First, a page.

Over time, I’ve come to fancy Stella Artois. Stella is a Belgian lager beer that really works for any situation. Recently in the states, I’ve seen the new Chalice can, a 440 cl container that I’m convinced is better than the bottle! Here is my first video comparing the chalice can with the bottle:

I’ve long thought that the chalice can outperforms the bottle in terms of smell, taste, head and drinkability. Watch this video to see the results:

Do you have the Stella Chalice can available in your market? I encourage you to check it out if so. Does the can outperform the bottle for you? Share your feedback below.

The business of airlines: Adapt or die

imageThose of you who know me well will find out eventually the three things that I know best. I only do one of them for my day job, so chances are you could guess one of them. But my three things I know best are:

  • Computers
  • Airplanes
  • Cooking

Oddly, a person I know quite well aligns in a very similar fashion: Jason Perlow. Jason is a great communicator, a frequent guest on the Veeam podcast with me, an excellent techie and WOW his food creations are amazing.

Anyways, Jason had two recent blog posts that caught my attention. The first was “Delta SkyClub: Hitting the bottom shelf” and “Delta, United engage in mileage shenanigans with American Express”.

I read all of Jason’s posts and see where he’s coming from. I disagree with his criticisms of both program changes. His accounts are right of the facts, loyalty programs and lounge access is effectively monetized.

I believe these actions by Delta and like programs are justified.

Let’s start with the club program. I’ve had access to the Delta Sky Club (formerly the Crown Room) since 2002 or so with my American Express credit card. I have noticed the new Luxury Bar service, and to an extent agree with Jason’s post. I would choose Blue Moon (I prefer unfiltered Belgian Wheat Ales) or Stella Artois as well, which are now part of the Luxury Bar service. I have purchased Stella Artois as it is served in the proper chalice. I only drink beer there; I’m not sure what my wife will do as she only drinks Bailey’s. She’ll probably settle for wine.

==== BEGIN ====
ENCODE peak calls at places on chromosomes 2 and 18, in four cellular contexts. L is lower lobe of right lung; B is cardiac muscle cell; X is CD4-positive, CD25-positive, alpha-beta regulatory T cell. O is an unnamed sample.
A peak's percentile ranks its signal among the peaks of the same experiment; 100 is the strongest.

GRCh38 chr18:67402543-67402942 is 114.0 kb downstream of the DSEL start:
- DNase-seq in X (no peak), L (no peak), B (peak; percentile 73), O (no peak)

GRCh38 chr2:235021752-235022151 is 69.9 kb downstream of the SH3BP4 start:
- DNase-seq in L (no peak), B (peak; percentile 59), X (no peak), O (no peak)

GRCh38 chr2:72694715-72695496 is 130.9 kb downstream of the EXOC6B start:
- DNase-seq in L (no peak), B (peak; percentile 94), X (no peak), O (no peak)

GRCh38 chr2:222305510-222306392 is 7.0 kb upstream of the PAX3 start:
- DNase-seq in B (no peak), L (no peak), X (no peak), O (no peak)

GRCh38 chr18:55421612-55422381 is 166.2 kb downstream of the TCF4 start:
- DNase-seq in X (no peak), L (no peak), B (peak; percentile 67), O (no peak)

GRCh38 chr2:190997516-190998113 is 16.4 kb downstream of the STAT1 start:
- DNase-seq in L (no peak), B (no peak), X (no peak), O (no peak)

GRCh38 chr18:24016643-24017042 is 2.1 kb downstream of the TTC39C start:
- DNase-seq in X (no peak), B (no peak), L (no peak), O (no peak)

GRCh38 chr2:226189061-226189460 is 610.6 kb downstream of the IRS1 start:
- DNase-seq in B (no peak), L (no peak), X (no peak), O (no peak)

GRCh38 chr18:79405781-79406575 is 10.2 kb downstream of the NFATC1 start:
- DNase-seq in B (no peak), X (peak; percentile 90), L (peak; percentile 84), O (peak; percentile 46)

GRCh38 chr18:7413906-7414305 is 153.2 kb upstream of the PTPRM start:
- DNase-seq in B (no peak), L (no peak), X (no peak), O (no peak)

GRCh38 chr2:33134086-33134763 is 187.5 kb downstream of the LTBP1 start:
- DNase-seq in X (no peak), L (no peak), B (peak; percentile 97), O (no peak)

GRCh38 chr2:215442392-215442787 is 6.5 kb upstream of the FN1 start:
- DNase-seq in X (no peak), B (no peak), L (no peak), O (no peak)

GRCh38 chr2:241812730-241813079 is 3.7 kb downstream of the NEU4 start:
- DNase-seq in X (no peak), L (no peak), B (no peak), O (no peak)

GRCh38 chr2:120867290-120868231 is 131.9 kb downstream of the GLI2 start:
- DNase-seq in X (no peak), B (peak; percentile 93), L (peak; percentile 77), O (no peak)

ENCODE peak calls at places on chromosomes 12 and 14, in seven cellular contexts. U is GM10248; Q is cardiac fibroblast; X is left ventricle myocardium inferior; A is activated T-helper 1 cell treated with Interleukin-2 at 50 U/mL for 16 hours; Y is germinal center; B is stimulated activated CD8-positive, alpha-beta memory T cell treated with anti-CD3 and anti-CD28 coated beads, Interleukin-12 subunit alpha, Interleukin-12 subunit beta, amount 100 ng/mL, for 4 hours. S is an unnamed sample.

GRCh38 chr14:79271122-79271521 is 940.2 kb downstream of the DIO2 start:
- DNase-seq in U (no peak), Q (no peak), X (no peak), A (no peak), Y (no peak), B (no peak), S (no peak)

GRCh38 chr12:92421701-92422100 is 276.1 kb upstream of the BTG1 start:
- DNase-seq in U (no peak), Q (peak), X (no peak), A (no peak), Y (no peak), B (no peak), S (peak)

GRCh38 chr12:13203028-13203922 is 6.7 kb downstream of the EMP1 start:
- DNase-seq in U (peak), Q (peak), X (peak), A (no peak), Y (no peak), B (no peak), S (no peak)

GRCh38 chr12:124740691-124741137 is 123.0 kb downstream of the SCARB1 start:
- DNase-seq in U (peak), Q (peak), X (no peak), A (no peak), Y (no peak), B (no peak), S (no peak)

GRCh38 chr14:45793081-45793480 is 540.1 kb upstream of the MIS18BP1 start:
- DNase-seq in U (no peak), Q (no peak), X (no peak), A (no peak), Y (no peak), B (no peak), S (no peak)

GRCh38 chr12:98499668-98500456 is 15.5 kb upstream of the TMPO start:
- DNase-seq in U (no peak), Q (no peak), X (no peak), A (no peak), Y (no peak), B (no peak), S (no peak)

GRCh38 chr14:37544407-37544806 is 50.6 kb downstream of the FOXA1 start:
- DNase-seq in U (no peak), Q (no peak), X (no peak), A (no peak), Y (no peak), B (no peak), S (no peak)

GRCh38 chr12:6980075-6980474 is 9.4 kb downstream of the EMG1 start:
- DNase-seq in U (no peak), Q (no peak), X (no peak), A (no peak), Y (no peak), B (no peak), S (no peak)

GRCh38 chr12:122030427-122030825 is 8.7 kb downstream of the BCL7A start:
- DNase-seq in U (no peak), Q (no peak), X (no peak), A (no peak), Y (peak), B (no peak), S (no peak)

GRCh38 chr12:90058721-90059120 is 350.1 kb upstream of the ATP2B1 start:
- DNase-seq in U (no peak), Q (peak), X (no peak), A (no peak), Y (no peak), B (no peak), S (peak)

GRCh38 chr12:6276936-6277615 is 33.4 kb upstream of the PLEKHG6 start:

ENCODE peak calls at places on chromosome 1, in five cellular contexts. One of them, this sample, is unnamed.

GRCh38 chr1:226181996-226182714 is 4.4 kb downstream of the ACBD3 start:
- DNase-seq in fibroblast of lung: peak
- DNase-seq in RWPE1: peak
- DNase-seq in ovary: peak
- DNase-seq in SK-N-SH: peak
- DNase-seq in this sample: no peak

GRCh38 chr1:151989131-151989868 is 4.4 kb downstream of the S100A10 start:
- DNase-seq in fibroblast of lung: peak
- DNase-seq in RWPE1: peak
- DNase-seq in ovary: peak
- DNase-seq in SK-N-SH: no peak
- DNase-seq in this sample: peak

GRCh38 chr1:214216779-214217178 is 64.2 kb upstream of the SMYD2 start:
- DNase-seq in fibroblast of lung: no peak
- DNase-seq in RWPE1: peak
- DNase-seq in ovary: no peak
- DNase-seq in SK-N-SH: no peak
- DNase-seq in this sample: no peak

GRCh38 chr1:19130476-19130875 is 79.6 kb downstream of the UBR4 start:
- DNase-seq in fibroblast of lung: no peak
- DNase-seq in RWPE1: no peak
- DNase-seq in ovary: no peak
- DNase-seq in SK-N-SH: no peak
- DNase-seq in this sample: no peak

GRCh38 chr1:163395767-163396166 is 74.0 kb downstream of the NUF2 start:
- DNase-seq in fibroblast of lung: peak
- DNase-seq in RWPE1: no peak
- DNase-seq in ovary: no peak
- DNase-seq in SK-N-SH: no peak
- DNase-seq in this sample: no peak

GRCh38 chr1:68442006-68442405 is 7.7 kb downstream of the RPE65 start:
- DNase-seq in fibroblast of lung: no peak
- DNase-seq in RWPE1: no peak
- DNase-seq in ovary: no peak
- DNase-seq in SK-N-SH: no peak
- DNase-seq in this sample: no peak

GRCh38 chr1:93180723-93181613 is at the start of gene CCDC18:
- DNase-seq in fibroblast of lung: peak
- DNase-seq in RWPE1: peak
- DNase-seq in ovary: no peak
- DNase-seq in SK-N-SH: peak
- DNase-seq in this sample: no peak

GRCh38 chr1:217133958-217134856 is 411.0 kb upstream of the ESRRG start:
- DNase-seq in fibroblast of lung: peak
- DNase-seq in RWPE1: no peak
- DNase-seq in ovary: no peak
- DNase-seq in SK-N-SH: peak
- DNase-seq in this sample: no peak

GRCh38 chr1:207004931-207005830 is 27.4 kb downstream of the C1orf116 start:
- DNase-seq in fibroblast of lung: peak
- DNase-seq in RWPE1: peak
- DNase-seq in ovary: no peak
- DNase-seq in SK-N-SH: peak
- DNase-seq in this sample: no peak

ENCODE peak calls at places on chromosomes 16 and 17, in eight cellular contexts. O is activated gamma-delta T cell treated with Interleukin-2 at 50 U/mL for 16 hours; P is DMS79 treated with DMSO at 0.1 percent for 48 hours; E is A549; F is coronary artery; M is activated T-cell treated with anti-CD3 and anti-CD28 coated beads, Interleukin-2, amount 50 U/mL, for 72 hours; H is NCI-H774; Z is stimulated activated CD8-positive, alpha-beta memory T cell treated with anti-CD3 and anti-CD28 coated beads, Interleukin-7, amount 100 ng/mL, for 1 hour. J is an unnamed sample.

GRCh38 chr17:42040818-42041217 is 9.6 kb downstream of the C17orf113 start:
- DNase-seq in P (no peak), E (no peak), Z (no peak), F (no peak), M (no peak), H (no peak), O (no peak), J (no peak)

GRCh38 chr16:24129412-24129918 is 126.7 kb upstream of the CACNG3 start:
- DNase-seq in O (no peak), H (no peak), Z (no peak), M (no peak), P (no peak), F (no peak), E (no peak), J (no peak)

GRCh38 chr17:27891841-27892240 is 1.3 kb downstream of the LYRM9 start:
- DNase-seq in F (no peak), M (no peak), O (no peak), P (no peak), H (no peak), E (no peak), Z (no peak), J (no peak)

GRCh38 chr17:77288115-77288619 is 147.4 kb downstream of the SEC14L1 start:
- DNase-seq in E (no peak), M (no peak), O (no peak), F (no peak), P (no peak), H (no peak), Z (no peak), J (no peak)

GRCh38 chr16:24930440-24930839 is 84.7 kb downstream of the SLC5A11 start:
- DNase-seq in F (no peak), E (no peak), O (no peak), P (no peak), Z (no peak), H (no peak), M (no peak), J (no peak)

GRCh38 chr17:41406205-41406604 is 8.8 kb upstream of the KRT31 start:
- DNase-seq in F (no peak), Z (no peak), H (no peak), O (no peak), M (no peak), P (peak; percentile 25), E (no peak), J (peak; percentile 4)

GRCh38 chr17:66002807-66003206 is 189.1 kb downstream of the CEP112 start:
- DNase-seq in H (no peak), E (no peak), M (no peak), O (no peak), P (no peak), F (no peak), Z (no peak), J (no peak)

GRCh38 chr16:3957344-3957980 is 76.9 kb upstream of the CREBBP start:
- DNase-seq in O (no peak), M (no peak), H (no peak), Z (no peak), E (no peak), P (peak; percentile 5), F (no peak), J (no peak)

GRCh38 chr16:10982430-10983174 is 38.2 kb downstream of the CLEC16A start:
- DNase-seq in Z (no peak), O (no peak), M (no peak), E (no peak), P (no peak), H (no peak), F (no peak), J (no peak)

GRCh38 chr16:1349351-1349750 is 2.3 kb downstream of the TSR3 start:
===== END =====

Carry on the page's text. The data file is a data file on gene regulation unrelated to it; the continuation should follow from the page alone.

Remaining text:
Regarding the spend requirement for loyalty programs, as it turns out; I am in good shape with that program with no changes. The Delta program shows you your performance, here’s mine below. The Medallion Qualification Dollars is estimated, I’m on-track for my status next year based on 2013 performance.

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In both situations, this sounds oddly familiar to what we have to do in computers. We have to change the process, or the business model from time to time. This may be necessary to survive.

The last 13 years have been absolutely brutal on the airlines. The inventory management practices that have been delivered from all of the web booking engines (AKA business intelligence around the sales process) have really made it tough for the airline. I think in 2000, Delta was profiting around 6-10 Million US Dollars per day.

The change in the industry has been remarkable. Sure, we’ve lost food service on flights. Sure, it is now harder to get to talk to someone when things go wrong. Sure, we have limited flight options from what we had a number of years ago. Sure, we also now pay fees for many things: good seats, bag checks, some foods and drinks.

But the business changed. In fact, it had to. Air fares have gone down. Operational costs, in particular fuel, have gone up. Something had to give.

This is the classic case of an industry, and Delta has been atypical in its financial performance leading it to success. This is also an industry that deals in single digit profits and margins, etc. When the losses come in, they come in bad. I remember hearing about quarterly losses in the middle part of the last decade being 2 Billion US Dollard (per quarter!). The June 2013 quarterly report stated this:

Delta’s net profit for the June 2013 quarter was $844 million, or $0.98 per diluted share, excluding special items1. This result is a record June quarter profit excluding special items and is a $258 million improvement year-over-year.

This doesn’t happen without some change.

I respect you, Jason Perlow, but disagree because the business has to change.